Unlike in the US, Huawei is not excluded from participating in Germany's 5G network. However, just like its competitors, the company must pass certification by the German Federal Office for Information Security (BSI).

During a speech in the Bundestag on December 18, German Chancellor Angela Merkel underscored her stance, which is controversial in the government, not to exclude Huawei from participation in Germany's 5G network. "I am against the exclusion of a company in principle. But I am in favor of doing everything we can to ensure security," said Merkel.

Asked whether China had threatened economic consequences if Huawei was excluded, Merkel said: "There has been no pressure on me from the Chinese government authorities."

By when this process will be completed is still open. Some observers expect it to be completed by mid-2020, and various government stakeholders are aiming to reach an agreement by January.

The uncertainty has been contributing to reluctance on the part of German mobile operators to expand their networks.

Deutsche Telekom, for example, announced in December that "in view of the unclear political situation in Germany, it is currently not entering into any contracts for 5G, not with any manufacturer." The company hopes "to get political clarity for 5G expansion in Germany as soon as possible," a company spokesperson told DW.

Huawei views itself as a leader in 5G technology and hopes to be at the forefront of the coverage expansion in Germany. "We have been investing in 5G since 2009," Huawei boss Liang Hua said in a DW interview. "Since then, we have invested nearly $4 billion in development."

Moving slowly

The development of the 5G infrastructure in Germany is taking place rather gradually, and expanding coverage to rural areas is being done at a snail's pace.

This is in line with the requirements of the Federal Network Agency, the regulatory authority for the mobile communications industry.

They are not tied to any particular technology and oblige providers to ensure that 98% of households, as well as travelers on highways and railways, have internet access at a speed of at least 100 megabits per second by the end of 2022.

This speed can already be achieved with the existing 4G / LTE technology, which theoretically allows for internet speeds of up to 500 megabits per second. And that is one reason why all providers in Germany will continue to invest a great deal of money and energy in expanding their LTE networks in the coming years.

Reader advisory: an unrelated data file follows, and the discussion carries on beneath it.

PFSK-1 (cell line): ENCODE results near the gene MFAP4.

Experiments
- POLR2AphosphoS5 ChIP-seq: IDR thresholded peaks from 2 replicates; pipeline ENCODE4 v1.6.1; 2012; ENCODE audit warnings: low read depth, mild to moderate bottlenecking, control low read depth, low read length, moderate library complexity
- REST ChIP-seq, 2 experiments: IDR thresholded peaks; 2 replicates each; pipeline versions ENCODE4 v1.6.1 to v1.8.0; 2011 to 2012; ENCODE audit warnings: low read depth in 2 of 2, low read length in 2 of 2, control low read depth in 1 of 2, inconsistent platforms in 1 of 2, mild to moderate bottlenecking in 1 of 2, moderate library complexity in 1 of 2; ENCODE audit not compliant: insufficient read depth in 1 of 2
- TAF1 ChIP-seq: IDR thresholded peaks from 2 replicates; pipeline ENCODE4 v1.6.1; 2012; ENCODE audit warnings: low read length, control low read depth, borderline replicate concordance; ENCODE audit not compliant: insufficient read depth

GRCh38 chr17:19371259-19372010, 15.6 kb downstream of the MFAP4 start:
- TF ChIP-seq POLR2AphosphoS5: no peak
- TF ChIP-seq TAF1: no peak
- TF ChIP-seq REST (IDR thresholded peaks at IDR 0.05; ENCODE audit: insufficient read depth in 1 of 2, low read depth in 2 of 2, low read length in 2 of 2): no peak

First come, first serve

The fact that Germany will boast LTE coverage in a few years' time, while 5G is already widely available in other countries, is not a completely erroneous scenario.

Telefonica's Gerald Huber finds the rapid 5G rollout in South Korea "impressive and great."

However, he has not yet noticed any revolutionary, 5G-specific application there. "The technology is there, but it's being used like previous technology," which currently means fast video streaming.

At almost 27 gigabytes per month, 5G users in South Korea have almost three times the data consumption of LTE users.

It's still unclear what groundbreaking new applications the fast technology will bring to private users. Many experts see 5G as a prerequisite for autonomous driving, in which cars communicate with each other in real time. 5G could also be used in telemedicine, for example for medical tests or for even carrying out surgeries from a distance.

Businesses anyway have high hopes for 5G.

The technology enables so-called "slicing," which allows companies to create their own 5G network, within which robots in production communicate with pieces of machinery and incoming goods.

Here, firms lagging behind could actually be disadvantageous for Germany as an industrial powerhouse. 

The future is (still) video

In its latest Mobility Report, network equipment supplier Ericsson at least leaves no doubt that 5G will establish itself much faster than its predecessor technologies. "By the end of 2025, we expect 2.6 billion 5G users worldwide," the report said, who will then account for almost half the global mobile data traffic.

And what are they doing with this fast technology? Mainly watch videos, according to the report — whether movies, TV series, commercials or chats. By 2025, videos will account for 76% of all mobile data, a significant increase from the current 60%.